Conor McGregor And The UFC's Funky New Era

No risk, no reward hey?

No risk, no reward hey?

With a swift left-hand, a punch that has already become stuff of folklore in the Mixed Martial Arts world, Conor McGregor changed the landscape of the Ultimate Fighting Championship. Other results and circumstances had seen change sweep through the UFC; it wasn't too long ago that Jon Jones or Anderson Silva reigned supreme, that Ronda Rousey was known as one of the world's premier female athletes and that Jose Aldo was undefeated.

Furthering this changing of the guard, Luke Rochkhold defeated Chris Weidman (the guy who ended the Silva era) in the co-main event of UFC 194, it was only right.

Given the relative infancy of the UFC and that it is trying to find its place amongst the biggest sporting competitions of our world, change is more prevalent here than in any other sport. We have seen fighters not only adapt within the parameters of the UFC but also leading the way in terms of change as fighters discover new ways to get that KO/submission win. This is the beauty of the UFC as there are experts in each discipline displayed in MMA, take Damien Maia's win over Gunnar Nelson at UFC 194 for example as they both belong in the realm of 'best jiu-jitsu exponents in the UFC'.  Whether it's jiu-jitsu, boxing, wrestling or kicking, each fighter has a different skillset that can nullify their opponents or offer a weakness to be exposed.

In beating Aldo, McGregor showcased something fresh in the world of the UFC, even if this was only partly shown in the ring. I'm sure there are fighters who have adopted a similar method to McGregor, who preached 'precision and timing over speed and power' yet it hadn't been displayed with such bravado or execution. This however came after McGregor resembled water in the moments before the fight when it was only McGregor, Aldo and the referee in octagon. McGregor flowed, looked at ease and not only looked in complete control of himself, he also looked in complete control of how the fight would unfold.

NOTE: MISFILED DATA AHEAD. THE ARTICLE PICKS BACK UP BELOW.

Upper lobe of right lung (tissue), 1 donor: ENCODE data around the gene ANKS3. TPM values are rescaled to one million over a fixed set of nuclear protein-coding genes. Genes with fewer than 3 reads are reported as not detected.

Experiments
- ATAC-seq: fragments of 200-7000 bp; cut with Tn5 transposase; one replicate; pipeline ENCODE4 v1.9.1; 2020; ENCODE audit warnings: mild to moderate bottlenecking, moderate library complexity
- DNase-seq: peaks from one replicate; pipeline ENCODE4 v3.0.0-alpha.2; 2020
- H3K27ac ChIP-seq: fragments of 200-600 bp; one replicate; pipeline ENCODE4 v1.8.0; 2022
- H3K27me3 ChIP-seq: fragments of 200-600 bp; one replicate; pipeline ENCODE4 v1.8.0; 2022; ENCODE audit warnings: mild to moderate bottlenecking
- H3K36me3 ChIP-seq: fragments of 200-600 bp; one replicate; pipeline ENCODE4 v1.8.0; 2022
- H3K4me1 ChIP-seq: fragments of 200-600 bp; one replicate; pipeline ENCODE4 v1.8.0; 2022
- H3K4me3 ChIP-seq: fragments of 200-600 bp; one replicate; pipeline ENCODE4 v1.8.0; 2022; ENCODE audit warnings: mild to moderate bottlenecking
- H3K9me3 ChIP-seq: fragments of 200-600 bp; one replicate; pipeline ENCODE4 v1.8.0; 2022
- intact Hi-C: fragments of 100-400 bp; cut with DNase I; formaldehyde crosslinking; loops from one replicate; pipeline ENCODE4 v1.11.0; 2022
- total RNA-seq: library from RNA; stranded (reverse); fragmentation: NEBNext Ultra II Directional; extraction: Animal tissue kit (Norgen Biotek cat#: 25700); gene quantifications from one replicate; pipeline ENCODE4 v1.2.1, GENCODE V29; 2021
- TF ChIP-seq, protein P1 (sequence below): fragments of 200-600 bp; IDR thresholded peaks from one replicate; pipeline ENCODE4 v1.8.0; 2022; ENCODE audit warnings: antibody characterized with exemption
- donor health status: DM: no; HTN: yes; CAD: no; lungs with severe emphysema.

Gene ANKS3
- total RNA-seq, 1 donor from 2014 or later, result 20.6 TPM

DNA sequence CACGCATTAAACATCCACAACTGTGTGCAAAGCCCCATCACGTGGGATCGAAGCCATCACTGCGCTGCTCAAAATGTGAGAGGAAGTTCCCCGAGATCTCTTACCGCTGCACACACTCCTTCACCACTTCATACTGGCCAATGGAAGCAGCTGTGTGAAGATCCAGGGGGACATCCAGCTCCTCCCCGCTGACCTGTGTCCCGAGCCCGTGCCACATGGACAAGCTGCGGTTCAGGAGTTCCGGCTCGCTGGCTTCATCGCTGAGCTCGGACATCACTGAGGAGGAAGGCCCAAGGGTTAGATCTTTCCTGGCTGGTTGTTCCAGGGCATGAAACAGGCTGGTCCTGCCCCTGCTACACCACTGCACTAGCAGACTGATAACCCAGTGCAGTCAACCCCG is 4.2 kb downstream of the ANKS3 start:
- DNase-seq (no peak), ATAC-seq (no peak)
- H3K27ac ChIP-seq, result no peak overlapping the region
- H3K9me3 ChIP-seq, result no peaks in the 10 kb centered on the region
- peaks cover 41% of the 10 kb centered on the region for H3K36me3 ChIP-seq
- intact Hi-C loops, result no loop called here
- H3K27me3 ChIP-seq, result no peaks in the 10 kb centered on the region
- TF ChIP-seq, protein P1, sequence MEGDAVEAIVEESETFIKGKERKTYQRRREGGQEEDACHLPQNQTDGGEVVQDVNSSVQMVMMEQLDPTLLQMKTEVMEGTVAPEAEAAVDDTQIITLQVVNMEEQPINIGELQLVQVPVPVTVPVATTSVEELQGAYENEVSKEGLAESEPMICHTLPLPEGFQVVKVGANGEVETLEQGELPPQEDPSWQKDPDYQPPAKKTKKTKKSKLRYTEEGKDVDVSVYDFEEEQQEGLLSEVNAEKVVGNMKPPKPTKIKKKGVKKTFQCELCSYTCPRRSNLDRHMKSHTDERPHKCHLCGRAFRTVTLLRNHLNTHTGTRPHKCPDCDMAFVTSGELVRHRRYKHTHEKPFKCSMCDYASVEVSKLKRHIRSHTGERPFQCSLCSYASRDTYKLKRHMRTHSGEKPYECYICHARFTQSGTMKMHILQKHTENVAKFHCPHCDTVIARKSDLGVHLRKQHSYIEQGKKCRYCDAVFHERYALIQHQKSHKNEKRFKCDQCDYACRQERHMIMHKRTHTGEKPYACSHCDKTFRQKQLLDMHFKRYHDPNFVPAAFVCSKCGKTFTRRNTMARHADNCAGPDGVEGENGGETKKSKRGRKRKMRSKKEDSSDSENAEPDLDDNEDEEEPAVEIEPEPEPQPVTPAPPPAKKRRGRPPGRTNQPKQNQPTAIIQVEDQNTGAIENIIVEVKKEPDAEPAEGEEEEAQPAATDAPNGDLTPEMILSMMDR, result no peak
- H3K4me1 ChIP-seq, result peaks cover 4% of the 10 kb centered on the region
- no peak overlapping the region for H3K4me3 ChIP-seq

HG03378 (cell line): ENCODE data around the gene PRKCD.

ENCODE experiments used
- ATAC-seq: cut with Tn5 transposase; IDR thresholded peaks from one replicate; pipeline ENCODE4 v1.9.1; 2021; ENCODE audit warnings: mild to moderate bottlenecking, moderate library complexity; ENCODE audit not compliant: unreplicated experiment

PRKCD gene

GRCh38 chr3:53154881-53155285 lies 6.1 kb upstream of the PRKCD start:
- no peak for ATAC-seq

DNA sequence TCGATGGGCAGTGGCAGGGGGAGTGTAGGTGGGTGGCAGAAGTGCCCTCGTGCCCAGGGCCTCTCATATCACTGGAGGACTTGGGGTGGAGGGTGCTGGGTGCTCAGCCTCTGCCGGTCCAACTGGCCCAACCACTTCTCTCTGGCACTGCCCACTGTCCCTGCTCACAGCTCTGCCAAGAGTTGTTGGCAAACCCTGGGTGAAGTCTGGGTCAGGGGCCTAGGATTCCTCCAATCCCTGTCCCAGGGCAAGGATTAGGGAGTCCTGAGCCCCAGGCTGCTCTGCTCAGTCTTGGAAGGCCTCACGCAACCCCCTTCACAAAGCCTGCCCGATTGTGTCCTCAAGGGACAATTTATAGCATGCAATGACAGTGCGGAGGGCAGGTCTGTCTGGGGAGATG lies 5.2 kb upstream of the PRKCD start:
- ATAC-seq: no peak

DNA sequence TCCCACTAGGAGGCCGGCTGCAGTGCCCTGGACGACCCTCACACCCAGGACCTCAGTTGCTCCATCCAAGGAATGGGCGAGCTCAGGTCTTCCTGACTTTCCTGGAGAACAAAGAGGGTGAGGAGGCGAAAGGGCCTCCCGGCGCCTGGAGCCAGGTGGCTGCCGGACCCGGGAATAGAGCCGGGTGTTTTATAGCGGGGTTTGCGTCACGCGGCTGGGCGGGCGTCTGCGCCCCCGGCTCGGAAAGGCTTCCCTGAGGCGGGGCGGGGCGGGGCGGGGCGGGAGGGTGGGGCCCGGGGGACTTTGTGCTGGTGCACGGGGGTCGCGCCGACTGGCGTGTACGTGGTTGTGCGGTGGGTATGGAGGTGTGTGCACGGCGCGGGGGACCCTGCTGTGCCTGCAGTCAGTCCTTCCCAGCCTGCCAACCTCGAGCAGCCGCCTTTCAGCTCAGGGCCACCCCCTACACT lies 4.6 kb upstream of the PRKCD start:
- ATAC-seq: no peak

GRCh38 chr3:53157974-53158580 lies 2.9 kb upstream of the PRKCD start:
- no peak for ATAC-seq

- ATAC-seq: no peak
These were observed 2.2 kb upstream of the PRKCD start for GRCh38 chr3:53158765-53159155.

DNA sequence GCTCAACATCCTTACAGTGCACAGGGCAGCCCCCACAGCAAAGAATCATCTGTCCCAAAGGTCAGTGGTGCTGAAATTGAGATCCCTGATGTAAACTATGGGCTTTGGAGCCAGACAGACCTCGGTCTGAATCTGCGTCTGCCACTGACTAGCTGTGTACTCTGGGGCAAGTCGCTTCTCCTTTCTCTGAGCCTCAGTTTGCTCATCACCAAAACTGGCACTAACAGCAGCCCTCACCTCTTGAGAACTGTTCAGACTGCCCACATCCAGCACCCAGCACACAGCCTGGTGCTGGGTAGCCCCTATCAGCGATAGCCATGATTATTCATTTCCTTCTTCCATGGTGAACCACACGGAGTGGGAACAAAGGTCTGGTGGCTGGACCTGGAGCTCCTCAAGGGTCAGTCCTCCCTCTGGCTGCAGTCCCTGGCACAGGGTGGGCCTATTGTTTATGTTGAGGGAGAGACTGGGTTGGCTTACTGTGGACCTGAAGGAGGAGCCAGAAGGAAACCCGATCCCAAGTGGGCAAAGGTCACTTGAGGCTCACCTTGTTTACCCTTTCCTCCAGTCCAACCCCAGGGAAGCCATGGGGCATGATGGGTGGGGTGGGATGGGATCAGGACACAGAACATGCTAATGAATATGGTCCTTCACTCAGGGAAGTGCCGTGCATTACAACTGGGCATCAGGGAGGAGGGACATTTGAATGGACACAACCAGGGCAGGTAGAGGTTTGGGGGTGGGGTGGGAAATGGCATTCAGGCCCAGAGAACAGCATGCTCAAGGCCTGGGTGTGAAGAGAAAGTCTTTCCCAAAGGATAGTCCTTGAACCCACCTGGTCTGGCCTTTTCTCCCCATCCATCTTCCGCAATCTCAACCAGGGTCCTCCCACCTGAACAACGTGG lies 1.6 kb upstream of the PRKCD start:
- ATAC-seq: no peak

There are two initiatives that McGregor implemented which excite me as a UFC fan; smart training and an open-mindedness to employ Ido Portal. McGregor said after the fight that he woke up feeling fresh, with no niggling injuries, no sore spots, just a good feeling that today would be his day. To view this and Portal's arrival into McGregor's camp in the weeks leading up to the fight - implementing less MMA-specific training and more of his movement training methods - as a coincidence would be foolish.

Watching the UFC Embedded shows and McGregor's open workout, seeing McGregor walking on handrails and resembling some sort of ancient ninja worried many fans. What was McGregor doing getting all 'spiritual' ahead of the biggest fight of his life? Combine McGregor's knack/ability to predict the future (and then put into action his vision of the fight) with McGregor's training regime and Portal's guidance and we've got a top-tier athlete who is breaking all sorts of 'airy-fairy' walls down ... with a ruthless range of strikes led by his left-hand.

And that's where the beauty lies as McGregor's ability as a fighter hasn't hindered by opening the door to zen, in fact it has enhanced his ability as a fighter. McGregor's long time coach John Kavanagh must be saluted for A) helping McGregor get to where he is now and B) reflected McGregor's open minded approach. Kavanagh not only sharpens McGregor's tools - he, McGregor and their team all knew how this fight would pan out (Aldo overloading etc) - he has also facilitated McGregor's growth as an athlete. Not all coaches would be so open to such initiatives and the fact that Kavanagh and McGregor hail from Ireland and Portal is from Israel (despite living out of a suitcase) shows how the UFC's global growth is bringing in different perspectives, reinvigorating the UFC.

McGregor's fights are fun to watch, his words are fun to listen to and I'm caught up in how fun it will be to follow McGregor's progress. In bringing in a someone like Portal to offer something different, McGregor is leading the way in destroying stereotypes that have held athletes back up until now. Not only will this make McGregor a freaky opponent in the ring, it will also ensure that McGregor fights often as he isn't confined by the old school approach which can have an impact on fatigue/injuries. More McGregor fights means more fun for us as fans, it also means more growth and success for the UFC.

Forgive me if I'm reading far too deep into this but I love McGregor's approach because I believe it reflects the fresh/open minded nature of my generation. Boom.